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Vegetative Forage Quality and Moist-soil Management on Wetlands Reserve Program Lands in Mississippi

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The Wetland Reserve Program (WRP) prescribes management of vegetation in moist-soil wetlands for waterfowl and other wildlife. This study used a block design on 18 sites in the Mississippi Alluvial Valley (MAV) in Mississippi to evaluate effectiveness of management prescriptions. Objectives were to determine appropriate timing of vegetation surveys and whether vegetation community metrics on private lands differed among management strategies (2008–2009): 1) active (e.g., annual soil disturbance), early drawdown of standing water (i.e., by 15 June), 2) active, late drawdown (≥3 weeks after early drawdown), and 3) passive, natural evaporation. A Vegetative Forage Quality Index (VFQI) was developed to assess quality of plant communities as forage for waterfowl. The study examined VFQI, plant community diversity and richness, percent (%) occurrence of grass, % woody species, and mean number of plant life-forms among management categories (α = 0.10). Plant community metrics were measured June–October but only October metrics revealed differences in both years (p ≤ 0.09). Active-early had the greatest VFQI, diversity, mean number of plant life-forms, and percent abundance of grasses in October 2008 and 2009 (p ≤ 0.07). Results suggest that quality forage for waterfowl may be achieved through active management with early draw-down.

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Funding was provided by the NRCS, Agriculture Wildlife Conservation Center (AWCC), partnered with the Gulf Coast-Cooperative Ecosystem Study Unit, and the Mississippi State University (MSU) Forest and Wildlife Research Center (FWRC) through the MSU Department of Wildlife, Fisheries, and Aquaculture (WFA). The project was a Cooperative Ecosystem Study Unit Agreement Number: 68-7482-9-500. The project was entitled, “Evaluating actively and passively managed moist-soil wetlands enrolled in the Wetlands Reserve Program (WRP) in the Mississippi Alluvial Valley”. E. Hackett (AWCC) and K. Nelms (NRCS, Greenwood, MS) provided logistical and technical support. In-kind support was provided by Ducks Unlimited, Inc., Southern Regional Office, Ridgeland, MS. Support and cooperation from 18 private WRP landowners and hunt clubs ensured project completion. Drs. W. Burger and S. Riffell provided statistical guidance. Drs. J. Jones and V. Maddox assisted with plant identification, and R. Hardman assisted with vegetative surveys. J. Callicut, J. Cheshier, Dr. H. Hagy, Dr. J. Madsen, and J. Straub provided additional support. This manuscript has been approved for publication as Forest and Wildlife Research Center journal article WF358.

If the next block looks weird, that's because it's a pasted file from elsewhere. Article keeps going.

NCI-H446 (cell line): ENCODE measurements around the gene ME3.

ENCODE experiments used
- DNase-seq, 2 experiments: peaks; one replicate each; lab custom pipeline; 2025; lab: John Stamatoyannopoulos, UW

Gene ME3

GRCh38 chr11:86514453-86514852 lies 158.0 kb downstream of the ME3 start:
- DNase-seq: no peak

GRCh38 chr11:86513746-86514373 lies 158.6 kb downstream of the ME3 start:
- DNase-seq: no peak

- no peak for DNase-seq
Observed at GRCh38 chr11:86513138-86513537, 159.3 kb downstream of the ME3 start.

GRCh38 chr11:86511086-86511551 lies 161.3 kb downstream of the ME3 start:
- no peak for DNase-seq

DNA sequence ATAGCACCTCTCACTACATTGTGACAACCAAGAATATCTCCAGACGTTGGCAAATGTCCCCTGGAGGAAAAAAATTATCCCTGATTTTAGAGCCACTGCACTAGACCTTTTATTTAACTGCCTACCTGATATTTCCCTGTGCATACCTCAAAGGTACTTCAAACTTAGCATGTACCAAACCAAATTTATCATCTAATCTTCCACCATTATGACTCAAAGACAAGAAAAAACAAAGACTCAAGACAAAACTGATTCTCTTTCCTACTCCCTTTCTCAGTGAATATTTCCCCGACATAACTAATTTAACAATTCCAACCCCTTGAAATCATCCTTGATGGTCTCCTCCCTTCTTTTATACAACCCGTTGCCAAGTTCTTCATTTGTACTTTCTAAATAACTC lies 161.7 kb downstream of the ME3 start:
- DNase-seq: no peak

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Correspondence to K. Sarah Fleming.



Table 3.

Table 3 Moist-soil plant species or genera observed during vegetation surveys on Mississippi Wetlands Reserve Program lands (n = 54 wetlands) and their mean (\( \overline x \)) waterfowl forage quality coefficient values (C), based on rankings by 14 waterfowl and wetland experts, 2008–2009

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Fleming, K.S., Kaminski, R.M., Tietjen, T.E. et al. Vegetative Forage Quality and Moist-soil Management on Wetlands Reserve Program Lands in Mississippi. Wetlands 32, 919–929 (2012). https://doi.org/10.1007/s13157-012-0325-5

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  • Management
  • Moist-soil wetland
  • Vegetative Forage Quality Index
  • Waterfowl
  • Wetlands Reserve Program